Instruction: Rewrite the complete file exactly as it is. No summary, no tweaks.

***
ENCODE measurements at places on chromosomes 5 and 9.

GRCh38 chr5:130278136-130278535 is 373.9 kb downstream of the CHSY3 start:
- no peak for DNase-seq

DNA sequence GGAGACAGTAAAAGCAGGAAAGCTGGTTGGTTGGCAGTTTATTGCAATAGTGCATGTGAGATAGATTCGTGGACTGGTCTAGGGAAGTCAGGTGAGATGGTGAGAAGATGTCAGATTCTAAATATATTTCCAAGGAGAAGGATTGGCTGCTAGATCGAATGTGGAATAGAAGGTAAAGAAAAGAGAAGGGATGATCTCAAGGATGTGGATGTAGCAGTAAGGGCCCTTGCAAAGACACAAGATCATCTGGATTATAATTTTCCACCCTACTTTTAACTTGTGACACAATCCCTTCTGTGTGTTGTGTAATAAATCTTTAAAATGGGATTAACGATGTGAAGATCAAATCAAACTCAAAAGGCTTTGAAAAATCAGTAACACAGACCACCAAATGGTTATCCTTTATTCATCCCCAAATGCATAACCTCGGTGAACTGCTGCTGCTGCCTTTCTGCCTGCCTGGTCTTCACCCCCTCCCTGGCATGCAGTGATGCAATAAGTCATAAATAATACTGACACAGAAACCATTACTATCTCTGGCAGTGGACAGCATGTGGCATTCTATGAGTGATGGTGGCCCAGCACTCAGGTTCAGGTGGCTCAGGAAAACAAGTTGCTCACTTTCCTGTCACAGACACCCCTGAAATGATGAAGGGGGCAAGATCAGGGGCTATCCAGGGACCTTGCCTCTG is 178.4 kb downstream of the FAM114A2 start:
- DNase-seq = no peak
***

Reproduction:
ENCODE measurements at places on chromosomes 5 and 9.

GRCh38 chr5:130278136-130278535 is 373.9 kb downstream of the CHSY3 start:
- no peak for DNase-seq

DNA sequence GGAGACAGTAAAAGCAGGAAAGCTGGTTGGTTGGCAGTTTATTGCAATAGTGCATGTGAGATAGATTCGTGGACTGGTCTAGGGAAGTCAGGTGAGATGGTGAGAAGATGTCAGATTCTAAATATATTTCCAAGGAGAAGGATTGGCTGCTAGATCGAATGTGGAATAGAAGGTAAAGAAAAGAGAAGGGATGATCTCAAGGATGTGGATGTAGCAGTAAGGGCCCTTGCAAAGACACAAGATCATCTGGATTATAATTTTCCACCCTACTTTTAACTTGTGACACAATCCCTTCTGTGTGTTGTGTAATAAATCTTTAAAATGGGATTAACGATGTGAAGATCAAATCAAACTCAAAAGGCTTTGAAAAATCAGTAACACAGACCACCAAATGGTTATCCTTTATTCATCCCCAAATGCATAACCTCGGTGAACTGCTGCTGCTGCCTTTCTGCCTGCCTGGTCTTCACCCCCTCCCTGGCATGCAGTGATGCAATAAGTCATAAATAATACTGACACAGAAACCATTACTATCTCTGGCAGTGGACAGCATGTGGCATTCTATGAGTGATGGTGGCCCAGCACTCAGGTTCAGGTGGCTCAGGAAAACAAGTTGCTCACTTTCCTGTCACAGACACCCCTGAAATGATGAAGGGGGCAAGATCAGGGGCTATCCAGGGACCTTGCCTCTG is 178.4 kb downstream of the FAM114A2 start:
- DNase-seq = no peak